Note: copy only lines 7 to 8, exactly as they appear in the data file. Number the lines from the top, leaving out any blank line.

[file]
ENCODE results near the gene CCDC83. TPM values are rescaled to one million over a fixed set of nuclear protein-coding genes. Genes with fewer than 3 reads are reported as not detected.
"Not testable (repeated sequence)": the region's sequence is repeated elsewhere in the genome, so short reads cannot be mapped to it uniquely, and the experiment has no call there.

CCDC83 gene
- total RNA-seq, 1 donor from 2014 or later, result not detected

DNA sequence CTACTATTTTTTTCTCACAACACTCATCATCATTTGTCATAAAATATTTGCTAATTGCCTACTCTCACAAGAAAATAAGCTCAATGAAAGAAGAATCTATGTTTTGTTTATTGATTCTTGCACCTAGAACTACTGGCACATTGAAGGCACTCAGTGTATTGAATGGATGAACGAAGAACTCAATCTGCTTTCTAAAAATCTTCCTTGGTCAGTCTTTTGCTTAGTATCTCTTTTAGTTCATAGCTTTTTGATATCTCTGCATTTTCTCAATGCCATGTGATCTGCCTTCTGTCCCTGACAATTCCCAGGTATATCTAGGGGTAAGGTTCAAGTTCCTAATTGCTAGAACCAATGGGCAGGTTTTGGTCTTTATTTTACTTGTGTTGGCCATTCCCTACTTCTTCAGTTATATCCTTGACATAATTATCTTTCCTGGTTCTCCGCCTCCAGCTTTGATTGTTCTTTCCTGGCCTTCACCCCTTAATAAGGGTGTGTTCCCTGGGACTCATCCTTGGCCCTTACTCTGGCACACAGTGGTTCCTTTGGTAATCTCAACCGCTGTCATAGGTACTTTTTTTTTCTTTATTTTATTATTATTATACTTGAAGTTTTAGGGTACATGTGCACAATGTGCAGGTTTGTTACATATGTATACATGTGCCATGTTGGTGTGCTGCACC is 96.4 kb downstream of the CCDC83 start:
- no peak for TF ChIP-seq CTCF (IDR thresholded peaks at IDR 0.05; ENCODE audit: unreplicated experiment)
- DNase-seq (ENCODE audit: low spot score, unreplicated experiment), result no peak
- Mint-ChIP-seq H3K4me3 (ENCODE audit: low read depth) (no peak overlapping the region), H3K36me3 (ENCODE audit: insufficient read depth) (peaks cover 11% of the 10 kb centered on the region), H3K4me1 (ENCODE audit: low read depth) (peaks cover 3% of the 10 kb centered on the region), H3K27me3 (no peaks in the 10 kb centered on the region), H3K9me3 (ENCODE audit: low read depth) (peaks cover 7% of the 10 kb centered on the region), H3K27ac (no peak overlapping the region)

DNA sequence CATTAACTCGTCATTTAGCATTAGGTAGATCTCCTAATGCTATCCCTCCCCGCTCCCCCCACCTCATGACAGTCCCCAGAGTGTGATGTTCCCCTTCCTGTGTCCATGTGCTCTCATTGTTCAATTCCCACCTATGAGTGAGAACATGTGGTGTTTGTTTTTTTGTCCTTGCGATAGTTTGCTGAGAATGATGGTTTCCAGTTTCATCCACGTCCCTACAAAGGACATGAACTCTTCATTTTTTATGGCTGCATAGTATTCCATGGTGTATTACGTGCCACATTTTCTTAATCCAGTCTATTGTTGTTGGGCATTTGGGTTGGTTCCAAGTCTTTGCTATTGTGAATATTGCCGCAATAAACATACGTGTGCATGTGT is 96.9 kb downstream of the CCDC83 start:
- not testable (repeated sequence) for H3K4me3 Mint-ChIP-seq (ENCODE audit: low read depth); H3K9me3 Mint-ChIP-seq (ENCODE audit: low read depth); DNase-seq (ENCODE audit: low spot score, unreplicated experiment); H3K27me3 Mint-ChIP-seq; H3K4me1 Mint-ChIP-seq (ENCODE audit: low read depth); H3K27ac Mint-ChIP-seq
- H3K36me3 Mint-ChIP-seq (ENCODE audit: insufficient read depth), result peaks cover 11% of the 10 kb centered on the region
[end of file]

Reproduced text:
- DNase-seq (ENCODE audit: low spot score, unreplicated experiment), result no peak
- Mint-ChIP-seq H3K4me3 (ENCODE audit: low read depth) (no peak overlapping the region), H3K36me3 (ENCODE audit: insufficient read depth) (peaks cover 11% of the 10 kb centered on the region), H3K4me1 (ENCODE audit: low read depth) (peaks cover 3% of the 10 kb centered on the region), H3K27me3 (no peaks in the 10 kb centered on the region), H3K9me3 (ENCODE audit: low read depth) (peaks cover 7% of the 10 kb centered on the region), H3K27ac (no peak overlapping the region)